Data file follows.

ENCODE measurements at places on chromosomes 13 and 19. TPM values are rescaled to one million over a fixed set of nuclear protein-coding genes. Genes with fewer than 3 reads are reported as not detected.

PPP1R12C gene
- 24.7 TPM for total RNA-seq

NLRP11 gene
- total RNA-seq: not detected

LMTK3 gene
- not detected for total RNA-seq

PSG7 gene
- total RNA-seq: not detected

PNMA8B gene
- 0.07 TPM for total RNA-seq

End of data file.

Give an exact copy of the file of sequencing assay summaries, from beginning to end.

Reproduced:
ENCODE measurements at places on chromosomes 13 and 19. TPM values are rescaled to one million over a fixed set of nuclear protein-coding genes. Genes with fewer than 3 reads are reported as not detected.

PPP1R12C gene
- 24.7 TPM for total RNA-seq

NLRP11 gene
- total RNA-seq: not detected

LMTK3 gene
- not detected for total RNA-seq

PSG7 gene
- total RNA-seq: not detected

PNMA8B gene
- 0.07 TPM for total RNA-seq